Eliot Porter Wars

We draw lines; we make selections, interpret them, and write history. Drawing upon sources means we sort thru the fog of distance and lost debates. What remains is a result of who wrote, why and, in response to what. This is the distance of time; remote memories remembered to meet this day’s question.

Too often, the audience wants a story to support their own; their hero should face the same problems with outcomes the reader understands and wants. We want to think we could have done that so we explain our choices with the hero’s story. Our path is the same as theirs…

We have spent all this time, a life getting something, only to find that we didn’t get anywhere.

Eliot Porter is a standard bearer of craft .. complex craft; something taking much effort, time, intense focus of energy. Something so difficult that few doubt its value. Something like Dye Transfer. Reality being what it is, those who have taken the longest to make a dye are those who consider it the hardest way to print. In some ways, they are correct. Making a dye transfer is time consuming, requiring attention to a process with many possible alterations. The key skill is energy.

So, where does this get. What is the history? Actually, what is the question?

Groupings of people view Eliot Porter’s work differently. The craft forum or the artforum come to differing conclusions about the importance of Mr. Porter’s work. They also hold different versions of Eliot Porter’s time at the Radiation Laboratory during World War II.

These versions, simply, are:

  • he was a machinist (meaning he could make precise craft items in later years)
  • he was a scheduler

he was a machinist

helped develop radar

And in 1987, the fuller tale: he was a clerk who expedited (scheduled) work within the shops at the Radiation Laboratory. He did help develop radar, along with several thousand others at the Rad Lab.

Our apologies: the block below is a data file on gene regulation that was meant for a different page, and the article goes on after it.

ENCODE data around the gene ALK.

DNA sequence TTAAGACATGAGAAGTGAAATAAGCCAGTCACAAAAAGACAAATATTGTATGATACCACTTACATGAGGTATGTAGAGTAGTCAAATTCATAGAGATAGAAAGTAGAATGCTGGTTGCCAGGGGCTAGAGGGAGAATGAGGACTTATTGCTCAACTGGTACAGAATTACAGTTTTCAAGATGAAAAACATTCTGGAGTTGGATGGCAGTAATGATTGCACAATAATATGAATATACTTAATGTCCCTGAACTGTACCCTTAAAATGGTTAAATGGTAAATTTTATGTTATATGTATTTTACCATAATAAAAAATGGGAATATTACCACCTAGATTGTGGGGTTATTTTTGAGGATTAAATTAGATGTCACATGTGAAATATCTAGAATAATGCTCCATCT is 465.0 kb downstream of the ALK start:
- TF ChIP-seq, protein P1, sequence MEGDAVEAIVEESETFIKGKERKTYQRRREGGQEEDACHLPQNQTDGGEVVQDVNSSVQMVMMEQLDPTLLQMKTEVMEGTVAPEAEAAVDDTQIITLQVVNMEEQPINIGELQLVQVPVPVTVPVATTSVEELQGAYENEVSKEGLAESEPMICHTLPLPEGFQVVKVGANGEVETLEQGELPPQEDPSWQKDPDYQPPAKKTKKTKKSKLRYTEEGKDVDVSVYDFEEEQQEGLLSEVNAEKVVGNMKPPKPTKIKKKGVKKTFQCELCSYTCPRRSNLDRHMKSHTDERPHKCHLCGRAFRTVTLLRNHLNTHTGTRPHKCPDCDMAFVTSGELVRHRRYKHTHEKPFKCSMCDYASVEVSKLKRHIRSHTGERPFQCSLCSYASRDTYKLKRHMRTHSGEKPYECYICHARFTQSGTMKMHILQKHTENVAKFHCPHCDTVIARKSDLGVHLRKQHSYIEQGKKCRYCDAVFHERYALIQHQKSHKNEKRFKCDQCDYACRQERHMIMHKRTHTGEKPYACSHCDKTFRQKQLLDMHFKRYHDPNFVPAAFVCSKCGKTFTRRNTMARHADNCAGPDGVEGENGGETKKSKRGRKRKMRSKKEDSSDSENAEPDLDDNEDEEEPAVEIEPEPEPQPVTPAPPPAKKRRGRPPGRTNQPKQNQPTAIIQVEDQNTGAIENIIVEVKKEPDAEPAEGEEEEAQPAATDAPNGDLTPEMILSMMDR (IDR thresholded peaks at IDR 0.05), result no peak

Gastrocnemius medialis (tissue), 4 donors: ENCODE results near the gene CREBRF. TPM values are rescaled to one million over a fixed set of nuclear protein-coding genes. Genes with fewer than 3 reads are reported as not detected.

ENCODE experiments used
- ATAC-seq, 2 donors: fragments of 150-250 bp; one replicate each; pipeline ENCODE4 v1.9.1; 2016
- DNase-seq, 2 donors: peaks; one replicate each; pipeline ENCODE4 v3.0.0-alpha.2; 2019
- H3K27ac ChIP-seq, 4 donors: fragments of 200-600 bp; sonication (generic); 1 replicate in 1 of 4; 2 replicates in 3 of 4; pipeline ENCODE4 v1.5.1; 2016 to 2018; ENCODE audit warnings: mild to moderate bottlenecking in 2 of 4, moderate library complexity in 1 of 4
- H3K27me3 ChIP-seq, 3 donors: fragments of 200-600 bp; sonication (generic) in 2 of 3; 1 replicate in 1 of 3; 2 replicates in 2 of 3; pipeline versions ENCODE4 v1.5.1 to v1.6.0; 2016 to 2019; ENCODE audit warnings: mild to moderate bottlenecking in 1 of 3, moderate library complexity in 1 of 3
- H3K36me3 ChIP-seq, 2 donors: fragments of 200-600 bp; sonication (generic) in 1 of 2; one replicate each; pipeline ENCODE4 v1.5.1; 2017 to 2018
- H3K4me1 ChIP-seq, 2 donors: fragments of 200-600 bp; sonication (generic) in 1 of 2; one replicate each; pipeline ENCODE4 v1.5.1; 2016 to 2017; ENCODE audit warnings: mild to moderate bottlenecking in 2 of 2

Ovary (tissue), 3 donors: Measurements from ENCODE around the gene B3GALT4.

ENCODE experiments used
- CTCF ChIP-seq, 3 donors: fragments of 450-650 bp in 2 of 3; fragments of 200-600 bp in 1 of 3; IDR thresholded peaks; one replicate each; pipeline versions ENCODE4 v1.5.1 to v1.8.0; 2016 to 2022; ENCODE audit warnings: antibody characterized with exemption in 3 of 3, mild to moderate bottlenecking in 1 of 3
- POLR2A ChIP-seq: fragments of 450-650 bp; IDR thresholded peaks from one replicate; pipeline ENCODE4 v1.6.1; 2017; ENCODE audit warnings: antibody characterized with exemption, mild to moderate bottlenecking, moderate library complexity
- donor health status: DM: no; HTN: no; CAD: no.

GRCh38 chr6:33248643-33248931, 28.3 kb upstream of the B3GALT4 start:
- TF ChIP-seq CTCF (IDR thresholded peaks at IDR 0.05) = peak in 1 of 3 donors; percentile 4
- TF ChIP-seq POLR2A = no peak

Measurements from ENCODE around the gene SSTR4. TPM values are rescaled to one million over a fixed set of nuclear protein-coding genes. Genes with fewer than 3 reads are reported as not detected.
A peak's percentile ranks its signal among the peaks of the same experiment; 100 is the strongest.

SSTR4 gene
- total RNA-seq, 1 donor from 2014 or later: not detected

We use other’s war stories to fight our wars — tell our story. But as we all know, growing up is up to us.

So, is it necessary to be a machinist, or a scheduling clerk, or a Doctor, chemist to make Dye Transfer prints?

NO. Some of my better students had to rely completely on the step by step worksheets for the ‘craft’; however, they had the harder skill: they could see what they wanted the picture to look like.

[ I am doing edits on a post on the ways of making dyes in the early years …]

for more: https://webionaire.com/2014/06/22/eliot-porter/

Method or Mindset

Old work surfaces from boxes and prompts another look. Seemingly at random, flipping through boxes, I pull prints out to place on the studio table. Just what strikes me, without seeming reason or awareness.

This time, I’ve put them into ‘method’ or ‘mindset’ groups. Several of these are from 1970; none are more recent than 2017. The oldest are the figures, which I saw/see as more line than life, although the model probably felt, even feels, differently about.

This slide set is given the same treatment, but subject makes them different, even out of place. A disrupted set.

the second show is all treated the same, but the imagery is such that a mindset is applied.

with color we gain another factor; is it a palette being worked, or is it some element of shape that makes the folio from the box. Notice the blue; bold, or very subtle (hiding in the black).

None of these are finished; worked out. They are being worked on. There are also about 8 orphans on the table that haven’t been posted.